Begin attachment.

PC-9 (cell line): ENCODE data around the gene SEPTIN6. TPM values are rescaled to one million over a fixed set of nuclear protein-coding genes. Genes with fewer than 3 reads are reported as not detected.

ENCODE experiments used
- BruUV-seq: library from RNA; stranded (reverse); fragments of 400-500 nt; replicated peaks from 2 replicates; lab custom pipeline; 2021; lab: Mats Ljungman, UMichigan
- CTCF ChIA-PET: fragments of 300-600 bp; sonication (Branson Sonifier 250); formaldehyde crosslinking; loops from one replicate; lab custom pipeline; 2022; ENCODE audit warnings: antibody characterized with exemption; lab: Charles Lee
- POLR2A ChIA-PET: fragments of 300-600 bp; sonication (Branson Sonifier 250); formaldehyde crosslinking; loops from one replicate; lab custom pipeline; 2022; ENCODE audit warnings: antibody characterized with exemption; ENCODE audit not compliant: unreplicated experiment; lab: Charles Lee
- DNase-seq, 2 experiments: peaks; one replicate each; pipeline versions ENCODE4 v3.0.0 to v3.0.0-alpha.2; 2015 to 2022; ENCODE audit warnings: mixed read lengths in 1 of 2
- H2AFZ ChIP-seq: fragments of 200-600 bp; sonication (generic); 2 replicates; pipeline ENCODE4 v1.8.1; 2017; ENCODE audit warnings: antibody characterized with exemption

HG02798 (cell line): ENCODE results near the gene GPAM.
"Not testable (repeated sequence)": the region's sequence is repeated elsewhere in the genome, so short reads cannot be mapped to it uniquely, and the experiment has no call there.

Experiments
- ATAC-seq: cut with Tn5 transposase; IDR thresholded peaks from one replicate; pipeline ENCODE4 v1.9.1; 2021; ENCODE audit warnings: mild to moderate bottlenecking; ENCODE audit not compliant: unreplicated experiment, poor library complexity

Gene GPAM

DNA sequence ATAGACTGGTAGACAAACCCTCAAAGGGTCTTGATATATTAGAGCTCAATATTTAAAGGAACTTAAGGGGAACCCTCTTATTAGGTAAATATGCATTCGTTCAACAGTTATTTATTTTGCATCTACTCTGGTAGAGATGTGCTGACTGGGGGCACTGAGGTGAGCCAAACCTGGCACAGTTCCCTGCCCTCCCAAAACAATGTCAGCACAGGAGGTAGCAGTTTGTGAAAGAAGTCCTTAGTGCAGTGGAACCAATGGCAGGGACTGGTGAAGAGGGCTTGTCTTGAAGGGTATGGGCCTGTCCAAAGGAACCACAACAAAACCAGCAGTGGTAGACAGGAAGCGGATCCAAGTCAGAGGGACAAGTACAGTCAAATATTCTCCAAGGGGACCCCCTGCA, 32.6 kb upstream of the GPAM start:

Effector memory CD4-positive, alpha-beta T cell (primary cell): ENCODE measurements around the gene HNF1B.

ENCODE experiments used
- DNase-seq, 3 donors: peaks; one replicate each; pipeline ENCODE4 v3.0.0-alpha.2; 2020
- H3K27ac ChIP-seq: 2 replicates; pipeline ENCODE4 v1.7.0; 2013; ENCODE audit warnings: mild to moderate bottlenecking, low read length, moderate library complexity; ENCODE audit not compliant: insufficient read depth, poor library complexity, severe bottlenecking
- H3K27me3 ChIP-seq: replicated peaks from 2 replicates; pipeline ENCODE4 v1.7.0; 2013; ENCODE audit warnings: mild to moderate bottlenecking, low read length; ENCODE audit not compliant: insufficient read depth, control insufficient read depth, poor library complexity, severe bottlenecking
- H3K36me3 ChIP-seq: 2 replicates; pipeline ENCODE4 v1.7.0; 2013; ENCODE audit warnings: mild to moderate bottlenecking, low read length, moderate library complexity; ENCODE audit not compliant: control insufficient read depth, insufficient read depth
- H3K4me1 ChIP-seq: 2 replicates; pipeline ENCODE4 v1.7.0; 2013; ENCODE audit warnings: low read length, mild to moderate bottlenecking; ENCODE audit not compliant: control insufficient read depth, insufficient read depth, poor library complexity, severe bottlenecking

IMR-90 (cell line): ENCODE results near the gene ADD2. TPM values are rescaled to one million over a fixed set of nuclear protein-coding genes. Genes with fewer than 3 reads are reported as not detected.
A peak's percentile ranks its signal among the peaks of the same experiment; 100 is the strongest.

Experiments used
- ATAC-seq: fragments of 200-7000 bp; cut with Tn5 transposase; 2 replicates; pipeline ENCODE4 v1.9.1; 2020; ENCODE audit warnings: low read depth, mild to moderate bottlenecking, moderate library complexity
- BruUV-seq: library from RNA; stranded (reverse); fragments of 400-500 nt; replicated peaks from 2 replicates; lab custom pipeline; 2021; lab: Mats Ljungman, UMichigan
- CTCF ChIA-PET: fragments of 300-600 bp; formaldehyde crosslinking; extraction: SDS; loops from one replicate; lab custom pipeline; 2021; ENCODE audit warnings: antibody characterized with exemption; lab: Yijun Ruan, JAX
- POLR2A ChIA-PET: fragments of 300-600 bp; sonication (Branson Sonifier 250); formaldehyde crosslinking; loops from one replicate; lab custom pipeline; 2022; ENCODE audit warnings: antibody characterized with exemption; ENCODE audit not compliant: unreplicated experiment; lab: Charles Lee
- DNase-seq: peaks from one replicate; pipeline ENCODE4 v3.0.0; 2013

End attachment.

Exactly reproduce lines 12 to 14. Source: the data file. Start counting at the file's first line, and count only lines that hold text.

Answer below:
Gene GPAM

DNA sequence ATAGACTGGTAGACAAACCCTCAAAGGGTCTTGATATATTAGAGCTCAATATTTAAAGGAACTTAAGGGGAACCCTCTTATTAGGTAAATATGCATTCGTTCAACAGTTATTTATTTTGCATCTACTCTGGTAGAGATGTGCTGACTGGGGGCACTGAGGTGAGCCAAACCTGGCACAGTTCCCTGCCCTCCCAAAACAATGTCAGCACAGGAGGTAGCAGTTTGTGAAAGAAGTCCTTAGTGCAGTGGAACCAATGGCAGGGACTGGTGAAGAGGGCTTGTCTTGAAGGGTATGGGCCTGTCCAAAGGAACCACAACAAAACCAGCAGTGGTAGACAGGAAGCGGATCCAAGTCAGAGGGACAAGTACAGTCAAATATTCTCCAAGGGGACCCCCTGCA, 32.6 kb upstream of the GPAM start:

Effector memory CD4-positive, alpha-beta T cell (primary cell): ENCODE measurements around the gene HNF1B.